- Accelerating the sunset of the Tax Cuts and Jobs Act (TCJA), which in part, would increase tax rates, reduce the Federal estate tax exemption amount and the standard deduction amount, and eliminate the deduction limits on SALT (State and Local Tax) deductions
- Increase of corporate tax rate from 21% to 28%
As a Biden presidency puts these policies in play, we must consider their enactment a possibility, even with a Republican Senate. We will consider the impact of these policy changes in the “Blue Wave” scenario, but realize they come with a lower probability of passing without full Democratic control.
In the event of full Democratic control of the Presidency, the House and the Senate, we have a good chance of significant changes to the tax code. These changes specifically target both corporations and higher income individuals. Most tax experts think any changes to the tax code would be unlikely to take effect until 2022. However, there is a possibility of retroactive enactment as early as January 2021. Earlier we mentioned the most impactful proposed tax changes. If these changes are enacted, then the following actions should be considered:
- Increase gifting during lifetime to reduce estate taxes and capital gains tax on unrealized capital gains at death
- Consider Roth IRA conversions to better control taxation of retirement assets
- Accelerate the realization of ordinary income and capital gains now as future years will most likely be higher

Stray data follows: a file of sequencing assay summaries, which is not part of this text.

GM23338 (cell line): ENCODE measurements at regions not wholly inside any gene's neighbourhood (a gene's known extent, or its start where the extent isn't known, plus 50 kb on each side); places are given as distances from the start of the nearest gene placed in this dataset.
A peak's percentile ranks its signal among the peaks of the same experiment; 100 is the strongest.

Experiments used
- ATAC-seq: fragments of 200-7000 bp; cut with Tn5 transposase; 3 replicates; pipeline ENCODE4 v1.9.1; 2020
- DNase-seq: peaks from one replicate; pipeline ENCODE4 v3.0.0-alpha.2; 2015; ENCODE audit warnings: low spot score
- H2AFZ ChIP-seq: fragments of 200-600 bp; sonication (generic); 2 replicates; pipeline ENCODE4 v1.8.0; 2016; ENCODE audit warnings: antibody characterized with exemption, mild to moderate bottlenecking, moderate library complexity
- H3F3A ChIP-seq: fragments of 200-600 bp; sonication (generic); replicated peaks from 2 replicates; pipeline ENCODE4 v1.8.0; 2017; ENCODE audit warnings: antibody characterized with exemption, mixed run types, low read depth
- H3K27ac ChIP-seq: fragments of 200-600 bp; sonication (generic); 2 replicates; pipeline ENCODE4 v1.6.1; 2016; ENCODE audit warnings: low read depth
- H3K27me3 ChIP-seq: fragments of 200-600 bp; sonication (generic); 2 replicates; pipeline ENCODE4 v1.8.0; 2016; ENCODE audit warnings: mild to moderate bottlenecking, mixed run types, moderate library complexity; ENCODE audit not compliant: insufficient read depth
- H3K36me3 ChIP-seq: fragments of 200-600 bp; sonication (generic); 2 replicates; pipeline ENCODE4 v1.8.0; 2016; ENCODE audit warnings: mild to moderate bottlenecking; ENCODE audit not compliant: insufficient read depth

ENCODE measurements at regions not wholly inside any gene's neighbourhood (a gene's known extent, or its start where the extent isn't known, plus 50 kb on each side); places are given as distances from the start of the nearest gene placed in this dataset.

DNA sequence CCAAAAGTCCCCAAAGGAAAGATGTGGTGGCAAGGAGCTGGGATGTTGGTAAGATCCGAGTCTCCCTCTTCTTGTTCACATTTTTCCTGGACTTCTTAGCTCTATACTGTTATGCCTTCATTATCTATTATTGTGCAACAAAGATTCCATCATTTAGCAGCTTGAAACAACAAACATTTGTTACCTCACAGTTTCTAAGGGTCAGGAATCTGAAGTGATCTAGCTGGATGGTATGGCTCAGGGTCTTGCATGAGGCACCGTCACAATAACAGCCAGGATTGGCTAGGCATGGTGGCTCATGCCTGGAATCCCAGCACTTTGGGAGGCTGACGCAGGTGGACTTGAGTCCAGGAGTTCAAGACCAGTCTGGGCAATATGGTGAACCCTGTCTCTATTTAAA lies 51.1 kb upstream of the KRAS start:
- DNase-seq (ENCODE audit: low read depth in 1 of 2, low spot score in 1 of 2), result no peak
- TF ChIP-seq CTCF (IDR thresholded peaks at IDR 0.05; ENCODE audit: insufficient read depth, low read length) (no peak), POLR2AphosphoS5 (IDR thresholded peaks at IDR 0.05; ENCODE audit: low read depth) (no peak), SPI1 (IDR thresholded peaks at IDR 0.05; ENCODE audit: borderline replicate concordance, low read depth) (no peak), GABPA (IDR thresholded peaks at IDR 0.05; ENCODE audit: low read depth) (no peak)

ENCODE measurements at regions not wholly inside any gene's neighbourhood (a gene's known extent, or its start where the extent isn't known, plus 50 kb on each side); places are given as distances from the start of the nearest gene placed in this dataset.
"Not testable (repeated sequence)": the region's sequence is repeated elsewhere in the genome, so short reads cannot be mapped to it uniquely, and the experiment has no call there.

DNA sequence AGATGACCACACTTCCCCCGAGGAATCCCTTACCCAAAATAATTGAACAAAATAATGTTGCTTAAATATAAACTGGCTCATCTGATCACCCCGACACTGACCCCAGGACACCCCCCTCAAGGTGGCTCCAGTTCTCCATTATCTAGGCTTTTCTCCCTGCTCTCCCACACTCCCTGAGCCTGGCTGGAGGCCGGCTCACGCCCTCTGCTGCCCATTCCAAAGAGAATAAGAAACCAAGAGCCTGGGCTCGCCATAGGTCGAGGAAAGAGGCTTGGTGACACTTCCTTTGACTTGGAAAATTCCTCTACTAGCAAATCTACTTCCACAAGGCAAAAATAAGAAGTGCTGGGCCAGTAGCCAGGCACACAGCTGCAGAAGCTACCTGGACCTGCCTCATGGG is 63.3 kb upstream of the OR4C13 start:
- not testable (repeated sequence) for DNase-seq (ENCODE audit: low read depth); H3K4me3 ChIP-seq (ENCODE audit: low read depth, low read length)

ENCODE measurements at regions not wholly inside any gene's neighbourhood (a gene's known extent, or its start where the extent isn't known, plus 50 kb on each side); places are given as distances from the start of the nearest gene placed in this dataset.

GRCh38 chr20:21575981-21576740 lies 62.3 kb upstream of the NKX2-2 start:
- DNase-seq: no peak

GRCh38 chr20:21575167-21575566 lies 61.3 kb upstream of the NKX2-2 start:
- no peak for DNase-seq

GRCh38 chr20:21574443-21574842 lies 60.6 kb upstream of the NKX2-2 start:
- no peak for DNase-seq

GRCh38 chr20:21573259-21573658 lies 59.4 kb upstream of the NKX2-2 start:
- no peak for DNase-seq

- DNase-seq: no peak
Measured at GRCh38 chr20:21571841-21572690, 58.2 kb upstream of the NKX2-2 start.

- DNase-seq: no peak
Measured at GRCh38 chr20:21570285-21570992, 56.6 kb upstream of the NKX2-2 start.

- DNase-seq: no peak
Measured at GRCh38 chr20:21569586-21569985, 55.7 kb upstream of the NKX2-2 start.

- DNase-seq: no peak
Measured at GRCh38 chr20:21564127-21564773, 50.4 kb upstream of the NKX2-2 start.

- Consider a QCD (Qualified Charitable Distribution) from an IRA to reduce taxable income
Our Wealth Management team will continue to monitor conditions and outcomes and their potential impacts as we move forward into the election and beyond. As always, please call us with any questions at 877-409-5600.
These facts and opinions are provided by the Cape Cod 5 Trust and Asset Management Department. The information presented has been compiled from sources believed to be reliable and accurate, but we do not warrant its accuracy or completeness and will not be liable for any loss or damage caused by reliance thereon.
Contact our Wealth Team More Market Insights from Cape Cod 5
Jason R. Lilly, CFA, CFP®, Chief Wealth Management Services Officer
Michael S. Kiceluk, CFA, Chief Investment Officer
Brad C. Francis, CFA, Director of Research
Lee C. Gatewood, Senior Investment Officer
Jonathan J. Kelly, CFP®, CPA, Senior Investment Officer
Sean F. McLoughlin, CFP®,CIMA, Senior Investment Officer
Robert D. Umbro, Senior Investment Officer
Kimberly K. Williams, Senior Wealth Management Officer
Craig J. Oliveira, Investment Officer
Christopher E. Chen, CFA, Investment Analyst
These facts and opinions are provided by the Cape Cod Five Trust and Asset Management Department. The information presented has been compiled from sources believed to be reliable and accurate, but we do not warrant its accuracy or completeness and will not be liable for any loss or damage caused by reliance thereon. Investments are NOT A DEPOSIT, NOT FDIC INSURED, NOT INSURED BY ANY FEDERAL GOVERNMENT AGENCY, NOT GUARANTEED BY THE FINANCIAL INSTITUTION AND MAY GO DOWN IN VALUE.